03 August 1998
Pig farmers face tough times

THE British pigmeat industry is the latest agricultural sector to face tough times, thanks to the strength of the Pound and prices far below production costs, the Financial Times reports.

Tony Pexton, National Farmers Union deputy president, said the Pounds strength and the oversupply of pig meat have cut prices dramatically. Mr Pexton, who keeps 220 breeding sows on his Yorkshire farm, said he was losing £6-7 for each pig on the 80 a week he sells, while his sows have halved in value.

What angers UK farmers most is that they have been forced to introduce higher welfare standards than their Continental competitors.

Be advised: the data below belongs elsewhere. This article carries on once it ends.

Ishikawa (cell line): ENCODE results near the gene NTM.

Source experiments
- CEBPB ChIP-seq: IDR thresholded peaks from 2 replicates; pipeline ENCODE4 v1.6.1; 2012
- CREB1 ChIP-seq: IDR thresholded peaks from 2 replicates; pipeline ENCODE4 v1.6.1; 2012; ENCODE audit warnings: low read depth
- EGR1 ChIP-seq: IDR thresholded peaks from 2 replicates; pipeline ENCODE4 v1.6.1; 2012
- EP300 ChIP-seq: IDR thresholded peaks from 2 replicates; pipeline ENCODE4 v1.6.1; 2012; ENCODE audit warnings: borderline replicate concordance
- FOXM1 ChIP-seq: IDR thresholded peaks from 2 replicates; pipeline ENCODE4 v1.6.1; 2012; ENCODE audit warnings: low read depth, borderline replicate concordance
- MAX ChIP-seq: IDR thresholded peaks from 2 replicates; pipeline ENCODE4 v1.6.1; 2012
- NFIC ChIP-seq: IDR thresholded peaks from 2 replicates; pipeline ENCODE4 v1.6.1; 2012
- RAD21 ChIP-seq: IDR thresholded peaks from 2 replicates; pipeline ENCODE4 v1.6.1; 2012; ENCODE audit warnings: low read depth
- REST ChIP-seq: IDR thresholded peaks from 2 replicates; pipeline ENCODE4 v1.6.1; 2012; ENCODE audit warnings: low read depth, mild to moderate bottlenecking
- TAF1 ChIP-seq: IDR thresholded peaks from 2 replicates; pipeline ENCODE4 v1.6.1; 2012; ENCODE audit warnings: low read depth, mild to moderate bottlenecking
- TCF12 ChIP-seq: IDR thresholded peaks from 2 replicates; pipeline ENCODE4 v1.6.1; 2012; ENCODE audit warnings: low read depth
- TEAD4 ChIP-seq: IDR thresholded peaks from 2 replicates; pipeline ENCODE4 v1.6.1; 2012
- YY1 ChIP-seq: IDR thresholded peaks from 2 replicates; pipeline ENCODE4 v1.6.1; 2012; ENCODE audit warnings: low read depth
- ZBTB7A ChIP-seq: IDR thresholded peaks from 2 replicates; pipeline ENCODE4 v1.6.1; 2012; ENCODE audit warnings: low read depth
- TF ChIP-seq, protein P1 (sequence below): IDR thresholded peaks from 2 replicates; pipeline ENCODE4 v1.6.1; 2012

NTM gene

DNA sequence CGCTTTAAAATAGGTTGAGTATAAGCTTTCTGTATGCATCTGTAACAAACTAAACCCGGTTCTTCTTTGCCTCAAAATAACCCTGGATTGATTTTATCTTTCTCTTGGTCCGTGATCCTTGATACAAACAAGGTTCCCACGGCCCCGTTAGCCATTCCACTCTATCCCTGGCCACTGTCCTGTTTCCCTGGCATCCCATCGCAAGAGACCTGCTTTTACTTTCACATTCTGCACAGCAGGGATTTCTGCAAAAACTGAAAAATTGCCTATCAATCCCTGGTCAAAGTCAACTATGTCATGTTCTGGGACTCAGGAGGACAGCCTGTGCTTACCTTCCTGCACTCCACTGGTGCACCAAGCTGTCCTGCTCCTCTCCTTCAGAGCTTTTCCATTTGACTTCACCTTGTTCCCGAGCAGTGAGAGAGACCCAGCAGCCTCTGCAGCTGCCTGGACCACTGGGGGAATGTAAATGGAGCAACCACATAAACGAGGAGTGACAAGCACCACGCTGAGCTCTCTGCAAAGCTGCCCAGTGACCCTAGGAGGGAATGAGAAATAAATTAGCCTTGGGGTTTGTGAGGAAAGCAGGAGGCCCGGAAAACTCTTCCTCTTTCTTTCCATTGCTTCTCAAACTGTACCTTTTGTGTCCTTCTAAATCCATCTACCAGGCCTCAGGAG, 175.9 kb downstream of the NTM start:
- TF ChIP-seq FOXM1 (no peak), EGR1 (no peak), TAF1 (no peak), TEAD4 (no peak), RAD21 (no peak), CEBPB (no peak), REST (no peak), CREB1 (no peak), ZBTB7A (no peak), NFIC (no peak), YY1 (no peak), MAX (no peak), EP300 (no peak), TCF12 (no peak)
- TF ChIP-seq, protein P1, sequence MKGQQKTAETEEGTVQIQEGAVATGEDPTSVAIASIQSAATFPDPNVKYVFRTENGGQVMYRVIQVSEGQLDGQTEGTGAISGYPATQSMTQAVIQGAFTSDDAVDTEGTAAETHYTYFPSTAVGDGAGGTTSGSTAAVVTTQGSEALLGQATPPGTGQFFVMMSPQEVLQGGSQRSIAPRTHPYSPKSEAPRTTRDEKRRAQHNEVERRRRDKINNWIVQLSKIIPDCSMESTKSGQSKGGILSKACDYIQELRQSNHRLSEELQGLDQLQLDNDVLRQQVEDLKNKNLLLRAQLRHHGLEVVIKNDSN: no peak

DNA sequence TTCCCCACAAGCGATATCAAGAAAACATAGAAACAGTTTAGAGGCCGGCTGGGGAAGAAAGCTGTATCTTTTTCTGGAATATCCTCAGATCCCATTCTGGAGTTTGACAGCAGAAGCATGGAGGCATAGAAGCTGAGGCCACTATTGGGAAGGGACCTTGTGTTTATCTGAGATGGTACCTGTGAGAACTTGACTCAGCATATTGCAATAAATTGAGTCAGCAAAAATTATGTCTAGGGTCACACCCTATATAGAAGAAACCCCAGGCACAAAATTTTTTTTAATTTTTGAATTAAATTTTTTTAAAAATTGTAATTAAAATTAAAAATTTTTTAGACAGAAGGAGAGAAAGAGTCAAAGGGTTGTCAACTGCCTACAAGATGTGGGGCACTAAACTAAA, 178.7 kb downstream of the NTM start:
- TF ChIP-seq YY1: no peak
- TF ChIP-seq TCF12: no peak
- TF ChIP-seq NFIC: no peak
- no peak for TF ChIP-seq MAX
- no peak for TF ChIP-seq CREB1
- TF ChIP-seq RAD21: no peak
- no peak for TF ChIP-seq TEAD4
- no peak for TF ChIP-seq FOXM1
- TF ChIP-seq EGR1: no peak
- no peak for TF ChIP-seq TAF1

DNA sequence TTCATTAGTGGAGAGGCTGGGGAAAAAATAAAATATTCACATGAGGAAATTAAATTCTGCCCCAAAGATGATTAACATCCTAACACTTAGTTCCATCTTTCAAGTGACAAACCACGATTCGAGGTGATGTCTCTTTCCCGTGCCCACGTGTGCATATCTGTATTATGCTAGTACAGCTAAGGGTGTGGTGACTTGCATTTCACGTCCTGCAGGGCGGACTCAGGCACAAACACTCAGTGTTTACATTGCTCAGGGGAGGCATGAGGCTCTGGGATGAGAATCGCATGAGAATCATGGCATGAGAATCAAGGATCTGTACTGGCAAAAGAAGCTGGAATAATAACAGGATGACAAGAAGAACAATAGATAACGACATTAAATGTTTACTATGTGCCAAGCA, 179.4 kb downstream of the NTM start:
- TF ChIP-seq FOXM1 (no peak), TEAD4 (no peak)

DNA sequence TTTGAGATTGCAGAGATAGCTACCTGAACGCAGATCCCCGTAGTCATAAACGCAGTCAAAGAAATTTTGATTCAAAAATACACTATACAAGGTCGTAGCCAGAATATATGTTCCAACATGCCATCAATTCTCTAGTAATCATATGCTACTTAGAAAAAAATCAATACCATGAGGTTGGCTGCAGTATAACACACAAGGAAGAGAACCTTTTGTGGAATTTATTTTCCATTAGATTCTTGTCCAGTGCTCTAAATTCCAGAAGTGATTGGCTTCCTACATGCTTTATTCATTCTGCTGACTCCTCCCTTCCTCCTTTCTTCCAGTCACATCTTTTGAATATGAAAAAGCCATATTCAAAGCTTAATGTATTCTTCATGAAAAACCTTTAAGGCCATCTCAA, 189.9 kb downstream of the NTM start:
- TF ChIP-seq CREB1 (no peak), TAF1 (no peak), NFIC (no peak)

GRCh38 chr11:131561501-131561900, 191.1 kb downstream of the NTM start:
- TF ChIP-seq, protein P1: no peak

The British Pig Association says the industry has recently invested £220 million in improved standards.

Farmers say the big UK retailers have told them consumers want higher welfare standards and are prepared to pay for them. But now, they say, some retailers are switching to cheaper imported meat. Already more than 20% of the UKs pig meat consumption is imported.

The article profiles Martin Martindale, a pig farmer based at Over Wallop, near Stockbridge in Hampshire, whose overdraft is rising. A year ago Mr Martindale was getting more than £1.30/kg per pig, with each pig weighing about 50kg deadweight when sold. Now he is getting as little as 60p/kg – which means he is receiving about £30 a pig when he needs £50 to break even.